By Garry Shilson-Josling
Another interest rate rise is still on the agenda, but its timing has been pushed back, the minutes of the central bank’s June 7 monetary policy meeting indicate.
The Reserve Bank of Australia (RBA) is sticking with its central forecast of a pickup in economic growth to an "above trend" pace, which would be expected to cause a "gradual pick-up in inflation".
"This outlook suggested that a further tightening in monetary policy would be necessary at some point", the RBA said in the minutes of the meeting of its board, released on Tuesday.
The mention of a rate rise probably being necessary "at some point" was a repetition of the phrase used twice last month – in the quarterly monetary policy statement and the minutes of the May 3 policy meeting – and again last week in a speech by RBA governor Glenn Stevens in Brisbane.
But the minutes indicate a rate rise may not come as quickly as previously supposed.
"Members considered, however, that the flow of data over the past month had not added any urgency to the need for an adjustment of policy," according to the minutes.
The motivation for this apparent softening of the RBA’s line on a rate rise seems to have come partly from abroad, with economic data indicating slower growth in activity globally.
The RBA detailed the rising tide of uncertainty surrounding Greece’s sovereign debt problems, its effect on share prices and foreign exchange market volatility, and a softening of momentum in the US economy, albeit against a background of still-strong growth in Asia.
There was also a familiar list of negatives from the domestic economic front.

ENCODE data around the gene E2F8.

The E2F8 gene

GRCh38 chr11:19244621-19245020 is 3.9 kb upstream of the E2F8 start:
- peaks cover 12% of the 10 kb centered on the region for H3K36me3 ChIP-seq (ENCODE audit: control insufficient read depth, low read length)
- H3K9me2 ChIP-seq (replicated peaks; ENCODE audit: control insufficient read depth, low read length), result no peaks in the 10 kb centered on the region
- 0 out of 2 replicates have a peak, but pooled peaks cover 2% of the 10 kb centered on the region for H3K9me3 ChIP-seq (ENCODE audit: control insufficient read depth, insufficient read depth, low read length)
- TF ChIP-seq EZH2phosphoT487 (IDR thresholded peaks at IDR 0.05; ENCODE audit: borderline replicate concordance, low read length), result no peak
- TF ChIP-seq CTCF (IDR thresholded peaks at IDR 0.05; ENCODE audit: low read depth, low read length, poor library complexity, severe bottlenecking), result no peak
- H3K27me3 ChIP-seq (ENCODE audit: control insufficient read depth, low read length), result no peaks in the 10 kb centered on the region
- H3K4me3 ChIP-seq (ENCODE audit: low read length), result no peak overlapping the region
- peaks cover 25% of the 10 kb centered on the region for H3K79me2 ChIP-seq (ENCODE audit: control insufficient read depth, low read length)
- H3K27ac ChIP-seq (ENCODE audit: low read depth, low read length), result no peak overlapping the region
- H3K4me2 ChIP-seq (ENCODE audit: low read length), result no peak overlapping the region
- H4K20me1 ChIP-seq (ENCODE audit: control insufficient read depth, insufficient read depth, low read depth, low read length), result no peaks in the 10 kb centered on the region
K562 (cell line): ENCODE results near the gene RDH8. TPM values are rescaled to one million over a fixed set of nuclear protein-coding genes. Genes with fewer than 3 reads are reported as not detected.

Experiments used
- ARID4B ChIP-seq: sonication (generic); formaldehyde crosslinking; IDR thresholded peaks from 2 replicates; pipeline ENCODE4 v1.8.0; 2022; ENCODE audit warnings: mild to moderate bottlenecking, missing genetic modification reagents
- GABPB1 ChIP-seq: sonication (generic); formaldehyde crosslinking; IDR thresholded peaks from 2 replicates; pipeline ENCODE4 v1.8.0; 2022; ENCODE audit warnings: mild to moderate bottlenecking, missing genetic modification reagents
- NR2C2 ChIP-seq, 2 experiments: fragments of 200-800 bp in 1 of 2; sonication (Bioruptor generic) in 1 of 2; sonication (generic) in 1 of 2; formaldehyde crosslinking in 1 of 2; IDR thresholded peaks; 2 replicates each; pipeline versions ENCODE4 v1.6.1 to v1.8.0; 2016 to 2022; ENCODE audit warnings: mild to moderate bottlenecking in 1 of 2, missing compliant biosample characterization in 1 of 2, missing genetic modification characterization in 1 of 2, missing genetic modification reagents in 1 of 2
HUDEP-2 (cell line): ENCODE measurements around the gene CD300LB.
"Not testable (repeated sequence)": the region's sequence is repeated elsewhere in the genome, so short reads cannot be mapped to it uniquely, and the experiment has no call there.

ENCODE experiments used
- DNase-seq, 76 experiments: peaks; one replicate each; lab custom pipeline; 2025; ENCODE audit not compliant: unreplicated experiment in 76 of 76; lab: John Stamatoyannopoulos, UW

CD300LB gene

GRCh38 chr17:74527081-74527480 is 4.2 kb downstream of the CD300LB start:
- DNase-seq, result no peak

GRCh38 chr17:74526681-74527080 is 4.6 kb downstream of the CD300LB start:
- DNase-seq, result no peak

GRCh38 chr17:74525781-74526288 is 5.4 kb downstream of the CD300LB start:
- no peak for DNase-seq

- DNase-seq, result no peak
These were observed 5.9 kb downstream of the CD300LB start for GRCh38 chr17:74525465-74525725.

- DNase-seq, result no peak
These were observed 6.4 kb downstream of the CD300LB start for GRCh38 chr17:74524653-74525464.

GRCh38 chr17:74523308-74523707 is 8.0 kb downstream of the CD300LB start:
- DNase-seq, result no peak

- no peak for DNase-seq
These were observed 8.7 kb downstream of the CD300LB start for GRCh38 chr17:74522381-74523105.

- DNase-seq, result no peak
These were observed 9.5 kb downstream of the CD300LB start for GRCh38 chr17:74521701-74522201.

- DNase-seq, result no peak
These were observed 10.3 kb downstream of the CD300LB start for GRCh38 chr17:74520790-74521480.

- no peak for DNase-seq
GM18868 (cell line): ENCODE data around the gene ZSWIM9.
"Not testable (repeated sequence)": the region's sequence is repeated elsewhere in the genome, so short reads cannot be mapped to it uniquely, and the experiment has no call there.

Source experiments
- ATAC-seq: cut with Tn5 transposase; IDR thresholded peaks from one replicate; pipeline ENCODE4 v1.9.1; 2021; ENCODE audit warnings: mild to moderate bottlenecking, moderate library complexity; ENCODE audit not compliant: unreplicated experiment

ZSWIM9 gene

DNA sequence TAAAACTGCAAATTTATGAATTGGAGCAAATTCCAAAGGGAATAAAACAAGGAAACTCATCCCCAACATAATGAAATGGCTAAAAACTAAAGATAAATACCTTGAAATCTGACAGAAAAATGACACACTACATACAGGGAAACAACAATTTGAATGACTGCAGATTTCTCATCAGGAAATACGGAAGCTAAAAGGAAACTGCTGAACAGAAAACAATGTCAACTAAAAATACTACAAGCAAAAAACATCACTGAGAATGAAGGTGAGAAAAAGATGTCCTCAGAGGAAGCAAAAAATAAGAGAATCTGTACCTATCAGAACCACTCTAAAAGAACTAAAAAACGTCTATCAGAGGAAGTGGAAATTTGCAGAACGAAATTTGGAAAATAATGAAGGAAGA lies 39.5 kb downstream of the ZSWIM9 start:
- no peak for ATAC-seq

They included weakening investment plans outside mining, caution among households, a weak housing market and a slowdown in employment growth from the rapid pace of late 2010.
The background was still strong, with further evidence of strength in mining-sector investment, notably in mining and the terms of trade – the ratio of export prices to import prices – expected to peak in the current quarter.
But the signs of a softer outlook, both locally and internationally, were enough to soften the RBA’s line as well.
"Accordingly, members judged that it would be prudent to leave the stance of monetary policy unchanged, pending further data on the strength of the international economy and on the strength of domestic demand and inflationary pressures," the minutes concluded.
The catch-all nature of that comment suggests there will be more to the next interest rate decision than the just the official Australian inflation data on July 27, casting more doubt on the possibility of a rate rise at the coming meeting of the RBA on August 2.